After leaving PBS, a California TV station struggles with its independence

Downtown Los Angeles, circa 2011. Jason Oertell, via Flickr

FOR MORE THAN FOUR DECADES, the main PBS station in Southern California was KCET, whose viewers tuned in to watch “American Experience,” “Nova,”  Ken Burns documentaries and “Sesame Street.” KOCE, the PBS station in nearby Orange County, could be viewed throughout the same region but spent nearly all of that time as second string; its contract limited KOCE to showing only 25 percent of the network’s schedule, and only after more than a week’s delay. When Southern Californians mentioned a PBS show, they usually were talking about KCET.

One evening in August 2010, KOCE manager Mel Rogers had dinner in Washington with PBS executives. KCET was angry over its $6.8 million annual dues, the executives told Rogers,  and its CEO was considering walking away from the network.

ICYMI: What to do with public TV’s ‘spectrum auction’ windfall?

Such a drastic step by KCET struck Rogers as so ridiculous that he didn’t mention it to his staff. “It just seemed implausible to me, knowing how important the PBS brand was in Southern California and across the nation,” Rogers says. “I thought it was a bluff.” Two months later Rogers learned the bluff had become real. KCET left PBS—and, nearly overnight, KOCE had to move from understudy to star.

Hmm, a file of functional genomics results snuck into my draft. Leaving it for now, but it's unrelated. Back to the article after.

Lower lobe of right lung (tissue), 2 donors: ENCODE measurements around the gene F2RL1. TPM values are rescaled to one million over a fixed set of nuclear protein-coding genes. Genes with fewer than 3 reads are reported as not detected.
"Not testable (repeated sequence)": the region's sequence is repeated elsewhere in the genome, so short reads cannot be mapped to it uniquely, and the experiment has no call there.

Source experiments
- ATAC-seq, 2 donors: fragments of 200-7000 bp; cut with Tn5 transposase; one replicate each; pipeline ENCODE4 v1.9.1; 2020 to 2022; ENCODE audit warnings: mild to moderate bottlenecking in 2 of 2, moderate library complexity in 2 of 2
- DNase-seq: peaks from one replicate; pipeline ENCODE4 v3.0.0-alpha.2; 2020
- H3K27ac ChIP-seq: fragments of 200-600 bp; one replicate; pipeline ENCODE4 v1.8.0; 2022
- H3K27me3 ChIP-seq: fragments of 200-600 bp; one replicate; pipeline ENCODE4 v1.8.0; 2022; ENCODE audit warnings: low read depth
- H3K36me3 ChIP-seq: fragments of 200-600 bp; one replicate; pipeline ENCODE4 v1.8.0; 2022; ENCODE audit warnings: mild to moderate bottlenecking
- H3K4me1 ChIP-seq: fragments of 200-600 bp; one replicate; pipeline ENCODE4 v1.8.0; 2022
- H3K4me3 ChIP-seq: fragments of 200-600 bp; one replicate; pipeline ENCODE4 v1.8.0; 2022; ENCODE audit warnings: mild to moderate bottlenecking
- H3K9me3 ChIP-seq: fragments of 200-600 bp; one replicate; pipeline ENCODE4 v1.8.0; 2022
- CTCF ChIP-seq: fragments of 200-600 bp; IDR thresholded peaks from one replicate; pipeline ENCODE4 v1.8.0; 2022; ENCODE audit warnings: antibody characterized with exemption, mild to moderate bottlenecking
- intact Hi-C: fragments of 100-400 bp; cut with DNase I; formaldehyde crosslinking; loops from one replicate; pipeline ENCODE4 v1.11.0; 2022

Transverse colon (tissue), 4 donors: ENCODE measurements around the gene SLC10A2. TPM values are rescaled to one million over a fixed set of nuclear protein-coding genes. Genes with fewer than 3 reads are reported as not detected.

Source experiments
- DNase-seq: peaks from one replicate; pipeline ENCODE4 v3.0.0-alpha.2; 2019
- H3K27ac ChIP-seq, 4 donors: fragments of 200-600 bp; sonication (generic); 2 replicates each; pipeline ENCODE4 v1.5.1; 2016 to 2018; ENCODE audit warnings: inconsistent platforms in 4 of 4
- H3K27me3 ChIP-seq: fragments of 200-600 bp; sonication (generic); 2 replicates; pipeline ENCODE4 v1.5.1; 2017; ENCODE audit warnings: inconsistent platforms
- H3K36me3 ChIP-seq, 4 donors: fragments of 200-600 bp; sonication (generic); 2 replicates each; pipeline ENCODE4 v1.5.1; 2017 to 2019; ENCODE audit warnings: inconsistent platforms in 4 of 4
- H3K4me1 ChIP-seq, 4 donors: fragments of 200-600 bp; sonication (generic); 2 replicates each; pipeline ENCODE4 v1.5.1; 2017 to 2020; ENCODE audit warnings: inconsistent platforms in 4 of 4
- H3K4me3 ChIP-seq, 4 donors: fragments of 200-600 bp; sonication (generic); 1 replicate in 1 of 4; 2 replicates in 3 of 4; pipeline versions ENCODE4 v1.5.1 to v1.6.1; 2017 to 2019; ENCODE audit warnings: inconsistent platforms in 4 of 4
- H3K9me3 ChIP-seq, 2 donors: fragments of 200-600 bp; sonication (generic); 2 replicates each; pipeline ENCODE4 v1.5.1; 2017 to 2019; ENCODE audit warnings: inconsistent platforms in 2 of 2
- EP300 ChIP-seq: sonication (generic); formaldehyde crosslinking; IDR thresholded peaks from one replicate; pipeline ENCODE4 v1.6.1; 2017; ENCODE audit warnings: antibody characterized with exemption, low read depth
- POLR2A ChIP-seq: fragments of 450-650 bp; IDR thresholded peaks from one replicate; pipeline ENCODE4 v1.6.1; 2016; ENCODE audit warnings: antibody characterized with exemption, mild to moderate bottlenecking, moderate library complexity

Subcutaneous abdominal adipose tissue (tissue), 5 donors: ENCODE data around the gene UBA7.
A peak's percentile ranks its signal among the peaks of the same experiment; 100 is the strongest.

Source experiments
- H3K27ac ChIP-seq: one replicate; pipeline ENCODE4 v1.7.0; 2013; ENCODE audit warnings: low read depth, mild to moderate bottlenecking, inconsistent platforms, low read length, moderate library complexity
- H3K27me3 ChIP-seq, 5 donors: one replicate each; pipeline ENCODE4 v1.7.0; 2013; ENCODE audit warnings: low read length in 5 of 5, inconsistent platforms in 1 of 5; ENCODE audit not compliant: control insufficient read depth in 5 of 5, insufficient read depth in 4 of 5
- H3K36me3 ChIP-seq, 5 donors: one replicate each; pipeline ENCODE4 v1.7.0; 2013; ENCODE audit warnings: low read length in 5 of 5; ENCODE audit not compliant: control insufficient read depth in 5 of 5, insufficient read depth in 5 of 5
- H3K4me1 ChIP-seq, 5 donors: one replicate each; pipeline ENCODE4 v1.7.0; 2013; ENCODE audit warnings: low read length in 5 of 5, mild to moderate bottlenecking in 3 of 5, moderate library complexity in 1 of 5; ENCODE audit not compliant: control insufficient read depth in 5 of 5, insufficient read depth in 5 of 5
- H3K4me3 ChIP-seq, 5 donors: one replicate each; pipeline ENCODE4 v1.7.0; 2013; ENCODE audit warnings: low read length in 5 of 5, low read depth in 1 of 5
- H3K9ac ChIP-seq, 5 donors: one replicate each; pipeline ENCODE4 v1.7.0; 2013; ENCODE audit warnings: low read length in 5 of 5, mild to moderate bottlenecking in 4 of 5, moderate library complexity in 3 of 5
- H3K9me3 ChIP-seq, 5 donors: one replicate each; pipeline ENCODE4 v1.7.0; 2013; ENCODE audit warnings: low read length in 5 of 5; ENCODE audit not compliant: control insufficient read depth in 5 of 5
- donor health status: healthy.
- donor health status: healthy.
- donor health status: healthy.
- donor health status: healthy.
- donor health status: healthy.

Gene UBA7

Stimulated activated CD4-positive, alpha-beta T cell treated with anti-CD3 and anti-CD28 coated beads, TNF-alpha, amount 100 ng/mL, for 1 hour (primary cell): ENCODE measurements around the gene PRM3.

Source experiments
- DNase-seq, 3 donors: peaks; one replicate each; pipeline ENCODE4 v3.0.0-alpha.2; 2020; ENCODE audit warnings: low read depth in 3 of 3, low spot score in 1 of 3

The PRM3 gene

In the close-knit world of PBS stations and their viewers, the defection of the top station in the nation’s second-largest market has been scrutinized and meticulously debated. KCET planned to transform itself into an independent non-commercial station—an act that no one could remember happening in a major market in recent times. Some public TV executives, struggling with their own relationships with PBS, hoped KCET could clear a new path. Dan Schmidt, head of Chicago’s WTTW, told his board that “if KCET is able to thrive without PBS, this will be a paradigm shift, which will change our business model forever.”

But in the seven years since the breakup, KCET’s great experiment with independence has largely flopped. Donations have plummeted. Financial records from June 2016 (the most recent available year) put the company’s losses at more than $19 million on revenue of nearly $68 million.

Sign up for weekly emails from the United States Project

Other stations have taken note. WFME, the PBS affiliate in Orlando, Fla., considered going independent, but instead its board sold the station in 2012 to the University of Central Florida, and it remains the dominant PBS station in the region. “Someone could make that model work in a small market,” says Jose Fajardo, WFME’s former station manager. “But in a larger market where there’s more competition for eyeballs and funding support, I don’t think it’s possible.”

As a former public broadcasting executive told me, “KCET gambled against the house, and the house always wins.”

The former KCET studio site, which the station sold to the Church of Scientology in 2011 and then temporarily leased back. J Jakobson, via Flickr